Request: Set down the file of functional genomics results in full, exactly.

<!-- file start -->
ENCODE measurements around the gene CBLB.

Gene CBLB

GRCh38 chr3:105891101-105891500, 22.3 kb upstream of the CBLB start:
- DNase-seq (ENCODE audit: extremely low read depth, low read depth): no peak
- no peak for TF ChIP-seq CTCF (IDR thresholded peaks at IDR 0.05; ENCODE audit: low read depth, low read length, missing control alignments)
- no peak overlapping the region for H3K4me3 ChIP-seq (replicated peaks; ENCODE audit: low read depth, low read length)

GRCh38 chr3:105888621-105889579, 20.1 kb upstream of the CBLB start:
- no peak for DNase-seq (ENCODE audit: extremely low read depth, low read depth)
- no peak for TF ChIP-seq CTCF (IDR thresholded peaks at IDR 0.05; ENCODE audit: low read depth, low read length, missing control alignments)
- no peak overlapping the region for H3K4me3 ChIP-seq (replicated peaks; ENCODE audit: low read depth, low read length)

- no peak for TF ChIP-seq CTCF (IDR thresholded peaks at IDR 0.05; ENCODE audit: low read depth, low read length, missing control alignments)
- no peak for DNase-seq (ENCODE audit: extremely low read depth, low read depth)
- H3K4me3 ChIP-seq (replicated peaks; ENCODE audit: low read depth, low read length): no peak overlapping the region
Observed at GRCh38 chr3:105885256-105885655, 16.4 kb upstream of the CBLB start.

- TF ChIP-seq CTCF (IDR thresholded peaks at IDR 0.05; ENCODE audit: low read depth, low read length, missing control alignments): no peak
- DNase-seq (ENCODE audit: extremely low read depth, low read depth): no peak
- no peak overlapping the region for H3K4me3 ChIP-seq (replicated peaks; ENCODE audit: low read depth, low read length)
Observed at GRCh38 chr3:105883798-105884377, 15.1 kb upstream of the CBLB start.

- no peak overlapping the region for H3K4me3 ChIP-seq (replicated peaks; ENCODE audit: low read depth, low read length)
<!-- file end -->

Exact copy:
ENCODE measurements around the gene CBLB.

Gene CBLB

GRCh38 chr3:105891101-105891500, 22.3 kb upstream of the CBLB start:
- DNase-seq (ENCODE audit: extremely low read depth, low read depth): no peak
- no peak for TF ChIP-seq CTCF (IDR thresholded peaks at IDR 0.05; ENCODE audit: low read depth, low read length, missing control alignments)
- no peak overlapping the region for H3K4me3 ChIP-seq (replicated peaks; ENCODE audit: low read depth, low read length)

GRCh38 chr3:105888621-105889579, 20.1 kb upstream of the CBLB start:
- no peak for DNase-seq (ENCODE audit: extremely low read depth, low read depth)
- no peak for TF ChIP-seq CTCF (IDR thresholded peaks at IDR 0.05; ENCODE audit: low read depth, low read length, missing control alignments)
- no peak overlapping the region for H3K4me3 ChIP-seq (replicated peaks; ENCODE audit: low read depth, low read length)

- no peak for TF ChIP-seq CTCF (IDR thresholded peaks at IDR 0.05; ENCODE audit: low read depth, low read length, missing control alignments)
- no peak for DNase-seq (ENCODE audit: extremely low read depth, low read depth)
- H3K4me3 ChIP-seq (replicated peaks; ENCODE audit: low read depth, low read length): no peak overlapping the region
Observed at GRCh38 chr3:105885256-105885655, 16.4 kb upstream of the CBLB start.

- TF ChIP-seq CTCF (IDR thresholded peaks at IDR 0.05; ENCODE audit: low read depth, low read length, missing control alignments): no peak
- DNase-seq (ENCODE audit: extremely low read depth, low read depth): no peak
- no peak overlapping the region for H3K4me3 ChIP-seq (replicated peaks; ENCODE audit: low read depth, low read length)
Observed at GRCh38 chr3:105883798-105884377, 15.1 kb upstream of the CBLB start.

- no peak overlapping the region for H3K4me3 ChIP-seq (replicated peaks; ENCODE audit: low read depth, low read length)